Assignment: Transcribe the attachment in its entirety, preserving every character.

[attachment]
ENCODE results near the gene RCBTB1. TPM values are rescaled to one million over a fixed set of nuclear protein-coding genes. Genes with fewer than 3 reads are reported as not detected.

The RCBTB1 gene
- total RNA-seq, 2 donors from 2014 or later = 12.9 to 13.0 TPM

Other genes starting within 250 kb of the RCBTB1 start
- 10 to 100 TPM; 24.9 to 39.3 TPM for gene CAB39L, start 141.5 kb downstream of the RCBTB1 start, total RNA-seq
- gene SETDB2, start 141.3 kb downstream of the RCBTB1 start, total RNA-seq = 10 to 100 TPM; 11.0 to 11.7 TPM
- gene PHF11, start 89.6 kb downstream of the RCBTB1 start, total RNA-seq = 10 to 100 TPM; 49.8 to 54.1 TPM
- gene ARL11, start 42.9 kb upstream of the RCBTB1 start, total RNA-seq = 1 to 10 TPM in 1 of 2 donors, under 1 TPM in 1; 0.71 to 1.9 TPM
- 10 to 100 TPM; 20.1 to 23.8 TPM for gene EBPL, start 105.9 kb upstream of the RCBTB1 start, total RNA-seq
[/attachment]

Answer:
ENCODE results near the gene RCBTB1. TPM values are rescaled to one million over a fixed set of nuclear protein-coding genes. Genes with fewer than 3 reads are reported as not detected.

The RCBTB1 gene
- total RNA-seq, 2 donors from 2014 or later = 12.9 to 13.0 TPM

Other genes starting within 250 kb of the RCBTB1 start
- 10 to 100 TPM; 24.9 to 39.3 TPM for gene CAB39L, start 141.5 kb downstream of the RCBTB1 start, total RNA-seq
- gene SETDB2, start 141.3 kb downstream of the RCBTB1 start, total RNA-seq = 10 to 100 TPM; 11.0 to 11.7 TPM
- gene PHF11, start 89.6 kb downstream of the RCBTB1 start, total RNA-seq = 10 to 100 TPM; 49.8 to 54.1 TPM
- gene ARL11, start 42.9 kb upstream of the RCBTB1 start, total RNA-seq = 1 to 10 TPM in 1 of 2 donors, under 1 TPM in 1; 0.71 to 1.9 TPM
- 10 to 100 TPM; 20.1 to 23.8 TPM for gene EBPL, start 105.9 kb upstream of the RCBTB1 start, total RNA-seq